As many economists are glad to tell you, the astronomical American level of health-care spending is largely a function of "price insulation"—of the fact that, um, "care receivers" are, by dint of the nature of typical health plans, prevented from taking costs much into account. We have arrived at our present unsustainable situation because we have moved health care into a liminal zone away from the market discipline of the cash nexus, but not all the way toward the bureaucratic discipline of socialism, such as it is. The most curious thing about Mr Krugman's quasi-religious squeamishness about the "commercial transaction" is that it is normally the economist's lot to explain to the superstitious public the humanitarian benefits of bringing human life ever more within the cash nexus. Yet Mr Krugman has chosen to reinforce rather than fight taboos against trade as if he were a benighted, harrumphing scold, or a sociologist.Both columns are instructive. Economists do sometimes squabble over ideas more profound than the latest trembling-hand refinement or the presence or absence of unit roots.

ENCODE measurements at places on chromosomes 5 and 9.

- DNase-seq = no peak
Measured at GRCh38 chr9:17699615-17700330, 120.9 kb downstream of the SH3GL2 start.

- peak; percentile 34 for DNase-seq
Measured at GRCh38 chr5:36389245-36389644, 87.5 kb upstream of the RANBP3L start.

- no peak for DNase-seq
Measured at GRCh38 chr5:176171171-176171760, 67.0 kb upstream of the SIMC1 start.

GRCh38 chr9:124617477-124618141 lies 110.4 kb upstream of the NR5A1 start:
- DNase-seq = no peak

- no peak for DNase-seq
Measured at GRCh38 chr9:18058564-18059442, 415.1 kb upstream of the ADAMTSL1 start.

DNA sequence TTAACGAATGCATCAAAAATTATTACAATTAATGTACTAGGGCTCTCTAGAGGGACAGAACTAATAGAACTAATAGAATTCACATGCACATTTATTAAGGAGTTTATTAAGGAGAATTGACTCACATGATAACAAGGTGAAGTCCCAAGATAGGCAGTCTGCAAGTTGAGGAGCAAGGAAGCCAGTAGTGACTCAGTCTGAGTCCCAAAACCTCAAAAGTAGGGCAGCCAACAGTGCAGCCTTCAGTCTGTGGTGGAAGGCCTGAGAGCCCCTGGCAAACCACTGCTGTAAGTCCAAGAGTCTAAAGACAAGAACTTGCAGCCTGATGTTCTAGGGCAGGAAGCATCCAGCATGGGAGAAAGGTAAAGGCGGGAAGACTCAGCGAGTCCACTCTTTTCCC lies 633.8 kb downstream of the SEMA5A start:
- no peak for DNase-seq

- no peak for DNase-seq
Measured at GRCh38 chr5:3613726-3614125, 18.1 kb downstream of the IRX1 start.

OUCH. Paul Krugman objects to increased reliance on markets in medical care, which prompts a columnist at The Economist to describe him in terms nastier than "dunce."